Importance of integration
Apprentices are actively encouraged from the start to contribute ideas and share with the wider teams what it is they are working on to aid their integration into their organisation, while opening up opportunities to learn on the job.
For example, Foster points to the “stand-up” meetings her team take part in each day. “It is where we discuss what we’re doing at the moment, and where we can ask if anyone needs help and advice, which for apprentices is especially useful because we’re still getting used to who is best at what application,” she says.
“So, in the stand-up, you can have someone say ‘you should try this’ and then you think ‘oh, I never thought to do it like that’. It is a really useful exercise.”
Marie Foster, BP apprentice
Apprentices are also encouraged to mix with senior management and are given opportunities to share their ideas with them.
“Across the organisation, apprentices are given access to our CIOs, and that has worked really well for us,” says Jamison. “What I really like is that you get senior management saying things like ‘can we have an apprentice in this conversation’.”
To ensure this type of experience occurs across all the teams that are taking on apprentices, line managers are asked to create a formal job description, setting out the responsibilities of their roles before they are recruited, says Jamison.
“It’s a real live job in our organisation, and I think that gives a more powerful placement for apprentices and graduates, quite frankly, because they’re doing a job that, if they weren’t there, a second or third jobber would be doing.
“We need people to do real work for us, and I think it gives the apprentices a better experience.”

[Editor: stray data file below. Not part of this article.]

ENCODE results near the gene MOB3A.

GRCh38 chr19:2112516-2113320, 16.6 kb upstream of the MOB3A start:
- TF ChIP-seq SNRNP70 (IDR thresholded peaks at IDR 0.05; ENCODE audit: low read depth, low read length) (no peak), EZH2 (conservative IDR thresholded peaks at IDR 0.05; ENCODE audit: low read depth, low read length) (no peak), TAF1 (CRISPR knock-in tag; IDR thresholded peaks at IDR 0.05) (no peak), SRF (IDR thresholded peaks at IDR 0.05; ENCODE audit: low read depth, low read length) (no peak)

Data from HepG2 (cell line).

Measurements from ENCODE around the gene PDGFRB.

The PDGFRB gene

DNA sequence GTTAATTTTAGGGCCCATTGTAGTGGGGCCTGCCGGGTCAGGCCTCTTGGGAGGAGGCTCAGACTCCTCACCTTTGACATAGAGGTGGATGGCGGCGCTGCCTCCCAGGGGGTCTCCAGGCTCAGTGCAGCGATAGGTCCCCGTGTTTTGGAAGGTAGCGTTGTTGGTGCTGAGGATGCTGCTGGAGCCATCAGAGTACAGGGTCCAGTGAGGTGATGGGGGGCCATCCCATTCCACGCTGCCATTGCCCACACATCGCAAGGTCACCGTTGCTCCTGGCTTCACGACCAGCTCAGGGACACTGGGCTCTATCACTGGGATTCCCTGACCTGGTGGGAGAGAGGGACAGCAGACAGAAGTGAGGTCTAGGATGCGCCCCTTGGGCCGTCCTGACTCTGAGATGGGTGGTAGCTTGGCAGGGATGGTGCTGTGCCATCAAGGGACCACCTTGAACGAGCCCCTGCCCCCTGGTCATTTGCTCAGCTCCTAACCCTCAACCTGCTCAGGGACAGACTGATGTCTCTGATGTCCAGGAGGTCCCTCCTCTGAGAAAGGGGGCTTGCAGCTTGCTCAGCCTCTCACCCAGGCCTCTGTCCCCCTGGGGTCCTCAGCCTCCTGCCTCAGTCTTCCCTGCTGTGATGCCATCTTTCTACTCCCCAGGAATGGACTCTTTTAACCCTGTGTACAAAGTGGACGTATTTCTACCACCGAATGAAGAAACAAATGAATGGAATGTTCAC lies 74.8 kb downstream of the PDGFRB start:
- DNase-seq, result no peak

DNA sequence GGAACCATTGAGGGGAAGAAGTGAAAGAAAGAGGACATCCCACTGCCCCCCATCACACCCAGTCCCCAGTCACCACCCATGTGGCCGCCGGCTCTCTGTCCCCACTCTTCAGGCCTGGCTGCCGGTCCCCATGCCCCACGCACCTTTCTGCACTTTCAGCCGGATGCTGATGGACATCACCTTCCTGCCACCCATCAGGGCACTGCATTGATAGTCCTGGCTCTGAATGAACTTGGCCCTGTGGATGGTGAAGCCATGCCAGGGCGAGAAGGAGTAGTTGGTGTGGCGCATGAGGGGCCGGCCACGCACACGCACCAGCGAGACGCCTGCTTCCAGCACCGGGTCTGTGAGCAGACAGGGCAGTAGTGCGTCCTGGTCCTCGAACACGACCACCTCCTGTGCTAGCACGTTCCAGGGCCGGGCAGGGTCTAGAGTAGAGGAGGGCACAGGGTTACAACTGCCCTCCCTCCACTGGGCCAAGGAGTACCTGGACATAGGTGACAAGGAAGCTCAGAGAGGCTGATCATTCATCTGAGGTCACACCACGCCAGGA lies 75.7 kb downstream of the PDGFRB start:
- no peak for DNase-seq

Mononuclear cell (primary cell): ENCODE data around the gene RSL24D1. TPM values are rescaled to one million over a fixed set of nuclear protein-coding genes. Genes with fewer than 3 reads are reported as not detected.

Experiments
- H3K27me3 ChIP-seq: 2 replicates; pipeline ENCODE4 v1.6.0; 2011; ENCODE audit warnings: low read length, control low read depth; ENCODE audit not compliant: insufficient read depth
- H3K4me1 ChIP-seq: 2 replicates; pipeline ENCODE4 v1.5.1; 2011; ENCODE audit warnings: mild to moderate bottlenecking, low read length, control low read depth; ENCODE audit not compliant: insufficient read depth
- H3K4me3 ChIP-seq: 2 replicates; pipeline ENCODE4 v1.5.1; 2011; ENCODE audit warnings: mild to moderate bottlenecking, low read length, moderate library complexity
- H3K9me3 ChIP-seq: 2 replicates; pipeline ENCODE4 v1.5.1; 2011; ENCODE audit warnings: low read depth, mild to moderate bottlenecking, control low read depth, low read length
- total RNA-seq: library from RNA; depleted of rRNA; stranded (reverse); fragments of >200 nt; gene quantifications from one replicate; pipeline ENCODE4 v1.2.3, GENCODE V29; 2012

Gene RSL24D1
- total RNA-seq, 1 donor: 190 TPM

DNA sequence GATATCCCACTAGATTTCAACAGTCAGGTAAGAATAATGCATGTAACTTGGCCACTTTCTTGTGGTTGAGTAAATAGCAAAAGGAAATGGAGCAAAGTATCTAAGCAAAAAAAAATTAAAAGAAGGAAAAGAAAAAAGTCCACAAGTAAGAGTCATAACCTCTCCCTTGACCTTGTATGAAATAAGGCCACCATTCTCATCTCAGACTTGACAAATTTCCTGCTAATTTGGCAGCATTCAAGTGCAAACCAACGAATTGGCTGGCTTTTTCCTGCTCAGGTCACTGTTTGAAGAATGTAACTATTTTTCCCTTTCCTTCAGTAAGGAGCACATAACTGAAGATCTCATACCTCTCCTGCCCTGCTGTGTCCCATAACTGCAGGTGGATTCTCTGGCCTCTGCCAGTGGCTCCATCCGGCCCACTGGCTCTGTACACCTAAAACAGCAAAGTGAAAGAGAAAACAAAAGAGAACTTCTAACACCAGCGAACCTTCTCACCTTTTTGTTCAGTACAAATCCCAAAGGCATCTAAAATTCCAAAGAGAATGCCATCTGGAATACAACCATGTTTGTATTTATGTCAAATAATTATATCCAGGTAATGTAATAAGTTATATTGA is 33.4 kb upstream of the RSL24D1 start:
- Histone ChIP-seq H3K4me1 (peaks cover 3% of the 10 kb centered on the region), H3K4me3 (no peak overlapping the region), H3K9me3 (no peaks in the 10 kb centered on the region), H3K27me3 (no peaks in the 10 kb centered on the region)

Read more about DevOps and culture
- Cultivating a supportive and collaborative business culture is considered central to getting DevOps to take hold in an organisation. We take a look at what this entails.
- DevOps practitioners warn enterprises not to neglect the health and wellbeing of the IT staff responsible for delivering their digital transformation projects.
The software and website development qualifications that the apprentices study for are provided by IT training firm QA. Participants study for a Level 3 City & Guilds diploma in software and web development before progressing, if they wish, to the Level 4 qualification.
Foster says one of the most appealing things about the scheme is that she can put the skills she learns into practice almost immediately in her day job at BP.
“It is a nice change to college, where you learn things and don’t put them into practice ever,” she says. “Personally, I felt there was too much stress and emphasis on memorising for the moment and the exam [at college], and as soon as you’ve finished the exam, you forget everything you’ve learnt.
“I wanted to do an apprenticeship where I could learn key skills that I could apply in the workplace day-to-day, work on my interpersonal skills and learn through working as part of a team.”
Once the two-year apprenticeship is over, says Jamison, the hope is that participants will continue working for BP.
“It really works well for us, and what they are learning is transferable right back to us at BP, so it’s a win-win,” he says.
“We are preparing them for a job here at BP. We want to take that experience and the journey here and apply for a job and be successful.”